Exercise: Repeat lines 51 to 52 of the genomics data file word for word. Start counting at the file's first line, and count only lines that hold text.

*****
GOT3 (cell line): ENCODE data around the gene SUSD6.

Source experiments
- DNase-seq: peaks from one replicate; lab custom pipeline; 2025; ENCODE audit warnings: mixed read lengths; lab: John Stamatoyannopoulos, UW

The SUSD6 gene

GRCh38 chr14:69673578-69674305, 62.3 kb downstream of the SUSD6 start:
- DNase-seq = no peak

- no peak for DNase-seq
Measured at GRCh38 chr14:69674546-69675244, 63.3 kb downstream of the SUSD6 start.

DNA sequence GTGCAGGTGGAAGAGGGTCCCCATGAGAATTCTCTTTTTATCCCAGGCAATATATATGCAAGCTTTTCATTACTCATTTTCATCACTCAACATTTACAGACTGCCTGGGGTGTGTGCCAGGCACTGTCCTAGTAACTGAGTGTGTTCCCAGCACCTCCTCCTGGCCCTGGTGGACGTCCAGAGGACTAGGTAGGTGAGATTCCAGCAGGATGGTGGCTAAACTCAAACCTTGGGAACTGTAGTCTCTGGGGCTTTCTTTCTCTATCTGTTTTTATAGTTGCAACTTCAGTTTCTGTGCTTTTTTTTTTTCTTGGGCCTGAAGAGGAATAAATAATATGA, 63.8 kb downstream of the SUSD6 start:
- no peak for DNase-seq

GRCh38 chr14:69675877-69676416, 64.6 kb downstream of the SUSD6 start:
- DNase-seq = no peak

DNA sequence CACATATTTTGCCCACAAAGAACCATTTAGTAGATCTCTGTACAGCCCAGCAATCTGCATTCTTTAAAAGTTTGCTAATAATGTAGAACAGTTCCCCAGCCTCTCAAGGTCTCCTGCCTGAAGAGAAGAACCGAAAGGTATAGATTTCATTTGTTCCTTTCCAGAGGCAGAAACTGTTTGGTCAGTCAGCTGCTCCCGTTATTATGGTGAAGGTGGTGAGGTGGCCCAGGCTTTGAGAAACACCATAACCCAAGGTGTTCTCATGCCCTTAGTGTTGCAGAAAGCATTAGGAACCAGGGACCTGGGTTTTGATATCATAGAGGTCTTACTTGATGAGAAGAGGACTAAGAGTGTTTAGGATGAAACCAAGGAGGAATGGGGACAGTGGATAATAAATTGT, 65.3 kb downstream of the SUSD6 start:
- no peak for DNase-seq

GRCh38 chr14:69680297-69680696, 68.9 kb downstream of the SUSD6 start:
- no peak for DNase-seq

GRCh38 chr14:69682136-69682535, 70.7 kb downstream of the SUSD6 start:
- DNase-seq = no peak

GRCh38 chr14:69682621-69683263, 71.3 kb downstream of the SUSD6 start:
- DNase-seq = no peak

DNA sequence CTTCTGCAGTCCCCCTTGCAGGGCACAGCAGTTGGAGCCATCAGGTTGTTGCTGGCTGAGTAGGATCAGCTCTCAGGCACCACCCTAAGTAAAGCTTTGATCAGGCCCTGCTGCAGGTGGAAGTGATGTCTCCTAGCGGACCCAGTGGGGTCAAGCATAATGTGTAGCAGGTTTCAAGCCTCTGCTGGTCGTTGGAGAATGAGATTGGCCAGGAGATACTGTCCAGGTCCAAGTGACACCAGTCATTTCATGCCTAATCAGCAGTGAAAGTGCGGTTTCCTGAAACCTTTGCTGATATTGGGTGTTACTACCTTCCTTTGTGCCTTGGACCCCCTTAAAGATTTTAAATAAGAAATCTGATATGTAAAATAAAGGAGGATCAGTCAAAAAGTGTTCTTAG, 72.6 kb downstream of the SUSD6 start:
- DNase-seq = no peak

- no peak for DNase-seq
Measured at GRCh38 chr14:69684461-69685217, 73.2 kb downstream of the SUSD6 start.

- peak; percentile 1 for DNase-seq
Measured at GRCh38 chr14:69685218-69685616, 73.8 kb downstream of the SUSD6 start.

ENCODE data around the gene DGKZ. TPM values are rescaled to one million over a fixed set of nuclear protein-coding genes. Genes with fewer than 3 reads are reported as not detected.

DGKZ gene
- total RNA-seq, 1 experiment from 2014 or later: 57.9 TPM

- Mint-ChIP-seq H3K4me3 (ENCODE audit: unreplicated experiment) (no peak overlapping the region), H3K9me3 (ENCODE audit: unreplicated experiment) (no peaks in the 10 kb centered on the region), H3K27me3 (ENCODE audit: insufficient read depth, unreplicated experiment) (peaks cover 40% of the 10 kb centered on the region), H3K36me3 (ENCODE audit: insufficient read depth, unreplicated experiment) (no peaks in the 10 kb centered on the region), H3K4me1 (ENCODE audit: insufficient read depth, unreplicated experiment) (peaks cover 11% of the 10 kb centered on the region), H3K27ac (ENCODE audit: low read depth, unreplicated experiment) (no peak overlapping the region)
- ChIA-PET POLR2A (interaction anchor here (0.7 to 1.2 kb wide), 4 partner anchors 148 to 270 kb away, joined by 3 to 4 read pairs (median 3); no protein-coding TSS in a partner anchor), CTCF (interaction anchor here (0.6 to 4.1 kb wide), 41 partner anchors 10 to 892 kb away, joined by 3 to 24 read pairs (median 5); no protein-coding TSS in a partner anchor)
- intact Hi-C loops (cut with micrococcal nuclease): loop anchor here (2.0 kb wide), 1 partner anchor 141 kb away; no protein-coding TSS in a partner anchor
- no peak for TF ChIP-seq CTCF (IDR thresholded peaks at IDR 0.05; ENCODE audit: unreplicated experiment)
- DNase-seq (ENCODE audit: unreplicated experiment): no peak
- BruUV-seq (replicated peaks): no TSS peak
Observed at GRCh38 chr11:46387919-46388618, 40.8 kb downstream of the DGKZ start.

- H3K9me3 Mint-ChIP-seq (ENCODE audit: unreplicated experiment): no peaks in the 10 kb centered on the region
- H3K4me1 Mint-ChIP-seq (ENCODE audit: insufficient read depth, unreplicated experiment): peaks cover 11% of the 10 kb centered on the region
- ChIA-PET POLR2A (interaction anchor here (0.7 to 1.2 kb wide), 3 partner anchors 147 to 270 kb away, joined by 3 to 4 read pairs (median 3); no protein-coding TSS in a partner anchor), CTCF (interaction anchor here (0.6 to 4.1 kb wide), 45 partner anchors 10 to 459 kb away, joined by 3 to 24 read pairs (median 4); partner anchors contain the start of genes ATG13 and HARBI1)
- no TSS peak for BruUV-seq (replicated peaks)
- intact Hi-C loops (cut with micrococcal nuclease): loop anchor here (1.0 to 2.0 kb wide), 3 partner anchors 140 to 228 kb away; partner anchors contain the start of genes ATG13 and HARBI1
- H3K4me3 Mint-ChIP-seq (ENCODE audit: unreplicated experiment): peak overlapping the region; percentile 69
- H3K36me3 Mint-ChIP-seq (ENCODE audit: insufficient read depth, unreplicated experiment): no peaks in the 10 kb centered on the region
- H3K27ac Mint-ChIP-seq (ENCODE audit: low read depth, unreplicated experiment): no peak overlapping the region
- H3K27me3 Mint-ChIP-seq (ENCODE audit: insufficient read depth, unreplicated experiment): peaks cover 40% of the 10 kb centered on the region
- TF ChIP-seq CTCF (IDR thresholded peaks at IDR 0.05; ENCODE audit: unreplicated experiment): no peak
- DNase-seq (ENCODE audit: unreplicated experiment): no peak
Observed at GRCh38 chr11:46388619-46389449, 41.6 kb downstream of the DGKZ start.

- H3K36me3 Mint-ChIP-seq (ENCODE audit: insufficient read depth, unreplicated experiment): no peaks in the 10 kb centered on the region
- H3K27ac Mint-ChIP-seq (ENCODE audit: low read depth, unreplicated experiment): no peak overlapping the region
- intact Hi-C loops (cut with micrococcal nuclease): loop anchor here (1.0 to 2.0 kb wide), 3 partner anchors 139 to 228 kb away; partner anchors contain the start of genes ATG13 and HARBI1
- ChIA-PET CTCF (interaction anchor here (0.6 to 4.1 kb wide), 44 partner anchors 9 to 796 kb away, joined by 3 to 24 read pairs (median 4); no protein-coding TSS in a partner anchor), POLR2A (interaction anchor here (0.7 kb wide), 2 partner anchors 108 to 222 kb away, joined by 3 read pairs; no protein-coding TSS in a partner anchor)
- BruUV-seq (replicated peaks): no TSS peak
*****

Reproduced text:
- intact Hi-C loops (cut with micrococcal nuclease): loop anchor here (1.0 to 2.0 kb wide), 3 partner anchors 139 to 228 kb away; partner anchors contain the start of genes ATG13 and HARBI1
- ChIA-PET CTCF (interaction anchor here (0.6 to 4.1 kb wide), 44 partner anchors 9 to 796 kb away, joined by 3 to 24 read pairs (median 4); no protein-coding TSS in a partner anchor), POLR2A (interaction anchor here (0.7 kb wide), 2 partner anchors 108 to 222 kb away, joined by 3 read pairs; no protein-coding TSS in a partner anchor)